Fitzgerald and the other school board members made it clear at their Nov. 4 meeting that while other school divisions’ decisions are important, the Harrisonburg School Board must do what’s right for this community. And they’re spending this month trying to figure that out in preparation for revisiting the future of the program during the board’s Dec. 7 meeting.
Some common ground
While the task force couldn’t reach a consensus recommendation, the members did agree that the city’s School Resource Officer program failed to collect data and lacked accountability during its almost three decade arrangement between the school district and police departments to place officers in schools.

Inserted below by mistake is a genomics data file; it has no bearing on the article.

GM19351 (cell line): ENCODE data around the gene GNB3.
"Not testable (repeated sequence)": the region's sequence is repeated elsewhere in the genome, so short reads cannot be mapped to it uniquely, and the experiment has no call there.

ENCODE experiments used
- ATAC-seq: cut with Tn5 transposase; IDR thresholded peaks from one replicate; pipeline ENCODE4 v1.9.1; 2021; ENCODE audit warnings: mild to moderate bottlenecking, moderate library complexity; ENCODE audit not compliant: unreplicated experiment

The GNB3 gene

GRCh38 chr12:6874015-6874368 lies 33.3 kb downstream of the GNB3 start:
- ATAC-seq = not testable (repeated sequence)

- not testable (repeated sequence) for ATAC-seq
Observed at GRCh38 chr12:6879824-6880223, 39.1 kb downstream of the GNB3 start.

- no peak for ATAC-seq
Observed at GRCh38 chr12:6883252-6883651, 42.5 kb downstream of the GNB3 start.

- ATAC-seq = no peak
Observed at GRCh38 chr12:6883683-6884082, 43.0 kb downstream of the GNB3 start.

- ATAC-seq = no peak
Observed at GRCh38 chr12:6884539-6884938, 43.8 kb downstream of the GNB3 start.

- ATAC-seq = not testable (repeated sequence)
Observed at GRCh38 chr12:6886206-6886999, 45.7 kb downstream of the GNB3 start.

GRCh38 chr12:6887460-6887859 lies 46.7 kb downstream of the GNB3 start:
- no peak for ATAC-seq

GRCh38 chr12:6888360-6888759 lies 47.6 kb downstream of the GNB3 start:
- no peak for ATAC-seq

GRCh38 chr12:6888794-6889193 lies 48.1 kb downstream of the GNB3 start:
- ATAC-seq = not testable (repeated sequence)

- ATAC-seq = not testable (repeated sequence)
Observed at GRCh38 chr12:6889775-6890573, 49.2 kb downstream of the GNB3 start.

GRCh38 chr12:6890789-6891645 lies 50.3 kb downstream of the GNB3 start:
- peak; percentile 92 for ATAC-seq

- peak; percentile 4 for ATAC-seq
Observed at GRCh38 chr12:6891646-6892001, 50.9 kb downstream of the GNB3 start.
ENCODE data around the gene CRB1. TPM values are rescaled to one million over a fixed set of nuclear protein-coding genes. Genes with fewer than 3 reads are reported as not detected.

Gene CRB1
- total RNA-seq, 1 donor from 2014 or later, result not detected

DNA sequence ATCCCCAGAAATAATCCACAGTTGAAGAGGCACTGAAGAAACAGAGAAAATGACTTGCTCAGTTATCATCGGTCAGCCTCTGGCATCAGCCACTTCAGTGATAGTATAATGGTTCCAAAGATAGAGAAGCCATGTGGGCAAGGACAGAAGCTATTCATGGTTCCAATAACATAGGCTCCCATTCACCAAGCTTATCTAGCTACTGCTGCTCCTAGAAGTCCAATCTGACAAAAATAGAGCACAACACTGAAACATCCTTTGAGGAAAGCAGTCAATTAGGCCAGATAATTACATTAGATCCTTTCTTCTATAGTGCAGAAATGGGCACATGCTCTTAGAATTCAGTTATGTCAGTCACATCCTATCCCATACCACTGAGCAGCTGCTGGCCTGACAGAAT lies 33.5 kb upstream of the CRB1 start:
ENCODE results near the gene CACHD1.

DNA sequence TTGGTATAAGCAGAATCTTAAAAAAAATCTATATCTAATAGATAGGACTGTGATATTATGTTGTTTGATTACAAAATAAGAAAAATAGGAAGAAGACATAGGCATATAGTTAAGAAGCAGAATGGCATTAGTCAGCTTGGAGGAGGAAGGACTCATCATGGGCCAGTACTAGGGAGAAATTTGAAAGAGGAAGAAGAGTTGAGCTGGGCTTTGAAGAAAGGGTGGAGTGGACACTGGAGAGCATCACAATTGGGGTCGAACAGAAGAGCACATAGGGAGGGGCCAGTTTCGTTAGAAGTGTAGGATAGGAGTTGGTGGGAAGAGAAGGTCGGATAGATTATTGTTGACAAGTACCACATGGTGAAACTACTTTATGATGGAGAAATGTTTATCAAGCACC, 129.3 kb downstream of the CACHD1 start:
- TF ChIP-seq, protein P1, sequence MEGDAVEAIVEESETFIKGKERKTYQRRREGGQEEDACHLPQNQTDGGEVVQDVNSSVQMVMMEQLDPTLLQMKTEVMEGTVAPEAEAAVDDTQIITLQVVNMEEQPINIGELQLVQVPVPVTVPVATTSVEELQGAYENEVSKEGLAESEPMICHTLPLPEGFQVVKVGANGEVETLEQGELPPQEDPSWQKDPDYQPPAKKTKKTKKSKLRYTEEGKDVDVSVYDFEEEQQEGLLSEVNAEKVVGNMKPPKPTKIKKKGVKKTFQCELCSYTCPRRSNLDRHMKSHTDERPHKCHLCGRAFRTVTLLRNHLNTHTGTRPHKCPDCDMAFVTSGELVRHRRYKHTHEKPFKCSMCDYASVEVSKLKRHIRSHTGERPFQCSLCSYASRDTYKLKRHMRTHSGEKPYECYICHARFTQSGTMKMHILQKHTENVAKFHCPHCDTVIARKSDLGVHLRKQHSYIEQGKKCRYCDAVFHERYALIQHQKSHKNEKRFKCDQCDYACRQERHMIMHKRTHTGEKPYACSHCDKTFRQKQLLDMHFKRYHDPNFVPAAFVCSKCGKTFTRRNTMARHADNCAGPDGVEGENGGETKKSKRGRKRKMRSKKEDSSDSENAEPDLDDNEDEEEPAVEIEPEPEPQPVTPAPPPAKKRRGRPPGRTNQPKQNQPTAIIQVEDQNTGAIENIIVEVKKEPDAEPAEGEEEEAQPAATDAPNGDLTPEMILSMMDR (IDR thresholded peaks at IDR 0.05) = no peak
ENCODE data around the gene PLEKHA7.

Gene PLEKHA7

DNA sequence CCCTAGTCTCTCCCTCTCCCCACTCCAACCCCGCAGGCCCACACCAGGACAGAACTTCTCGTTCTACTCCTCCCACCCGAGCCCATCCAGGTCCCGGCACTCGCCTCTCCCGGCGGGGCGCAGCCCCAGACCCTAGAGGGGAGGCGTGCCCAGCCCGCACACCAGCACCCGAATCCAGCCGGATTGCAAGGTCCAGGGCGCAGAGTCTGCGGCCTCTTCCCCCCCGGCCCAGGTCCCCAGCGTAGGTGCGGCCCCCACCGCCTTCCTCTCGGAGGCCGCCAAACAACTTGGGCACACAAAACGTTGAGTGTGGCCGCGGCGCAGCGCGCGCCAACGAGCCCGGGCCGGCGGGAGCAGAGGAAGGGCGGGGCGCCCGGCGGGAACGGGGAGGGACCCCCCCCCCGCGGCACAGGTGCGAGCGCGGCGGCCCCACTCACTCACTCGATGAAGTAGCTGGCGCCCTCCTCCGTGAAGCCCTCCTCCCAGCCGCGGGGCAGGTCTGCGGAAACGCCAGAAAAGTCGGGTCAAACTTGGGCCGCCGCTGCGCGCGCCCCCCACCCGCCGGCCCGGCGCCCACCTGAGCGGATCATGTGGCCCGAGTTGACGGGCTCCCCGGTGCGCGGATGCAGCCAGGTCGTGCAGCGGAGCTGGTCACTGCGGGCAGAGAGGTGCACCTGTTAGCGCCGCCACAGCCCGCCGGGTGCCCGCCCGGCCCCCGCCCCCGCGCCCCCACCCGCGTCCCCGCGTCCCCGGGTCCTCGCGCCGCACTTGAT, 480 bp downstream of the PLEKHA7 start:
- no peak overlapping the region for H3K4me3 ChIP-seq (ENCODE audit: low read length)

The Citizen reported earlier this year on some of the duties officers assigned to the schools have taken on, as well as some district-wide disciplinary data.
But Fitzgerald also said it came as a surprise to many task force members and community members during the information gathering process that school resource officers aren’t responsible for enforcing discipline — school personnel still handle punishments for student infractions.
“That’s the principals, that’s the teachers, that’s the administration in each school,” Fitzgerald said. “A whole bunch of people noted that they didn’t know that. So what I’m very curious about in the data that they’re collecting [is] whether when people find that out, do they have a different opinion about whether SROs should be there or not?”
In an effort to assess the community’s attitude surrounding SROs, the task force conducted online surveys, parent focus groups, student focus groups, and individual interviews with stakeholders, including some from the Harrisonburg Police Department.